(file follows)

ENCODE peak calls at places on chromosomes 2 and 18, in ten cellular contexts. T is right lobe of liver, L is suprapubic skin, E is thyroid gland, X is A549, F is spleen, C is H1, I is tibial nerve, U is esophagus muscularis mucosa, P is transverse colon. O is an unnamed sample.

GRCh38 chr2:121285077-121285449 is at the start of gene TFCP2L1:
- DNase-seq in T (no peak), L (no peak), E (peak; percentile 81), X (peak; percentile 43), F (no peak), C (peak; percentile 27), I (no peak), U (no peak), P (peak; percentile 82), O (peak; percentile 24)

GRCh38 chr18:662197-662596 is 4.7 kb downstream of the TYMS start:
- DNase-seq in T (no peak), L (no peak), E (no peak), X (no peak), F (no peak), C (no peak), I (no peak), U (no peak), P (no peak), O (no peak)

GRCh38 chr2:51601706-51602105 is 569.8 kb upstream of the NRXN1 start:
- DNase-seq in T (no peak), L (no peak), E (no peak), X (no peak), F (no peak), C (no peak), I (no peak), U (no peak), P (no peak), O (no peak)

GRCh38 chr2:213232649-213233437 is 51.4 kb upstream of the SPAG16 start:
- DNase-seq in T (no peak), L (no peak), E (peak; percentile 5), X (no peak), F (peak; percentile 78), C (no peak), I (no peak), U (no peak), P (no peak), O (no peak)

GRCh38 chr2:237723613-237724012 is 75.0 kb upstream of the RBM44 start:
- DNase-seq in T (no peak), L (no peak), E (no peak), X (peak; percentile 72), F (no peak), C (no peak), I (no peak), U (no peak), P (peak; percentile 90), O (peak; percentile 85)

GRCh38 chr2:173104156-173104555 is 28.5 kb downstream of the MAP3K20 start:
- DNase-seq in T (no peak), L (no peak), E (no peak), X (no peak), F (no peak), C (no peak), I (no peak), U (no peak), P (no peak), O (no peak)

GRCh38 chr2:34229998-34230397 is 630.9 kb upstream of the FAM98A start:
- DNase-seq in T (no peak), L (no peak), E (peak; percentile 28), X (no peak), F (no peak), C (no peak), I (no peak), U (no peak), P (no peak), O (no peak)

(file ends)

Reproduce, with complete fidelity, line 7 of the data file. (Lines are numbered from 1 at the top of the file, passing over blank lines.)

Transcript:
- DNase-seq in T (no peak), L (no peak), E (no peak), X (no peak), F (no peak), C (no peak), I (no peak), U (no peak), P (no peak), O (no peak)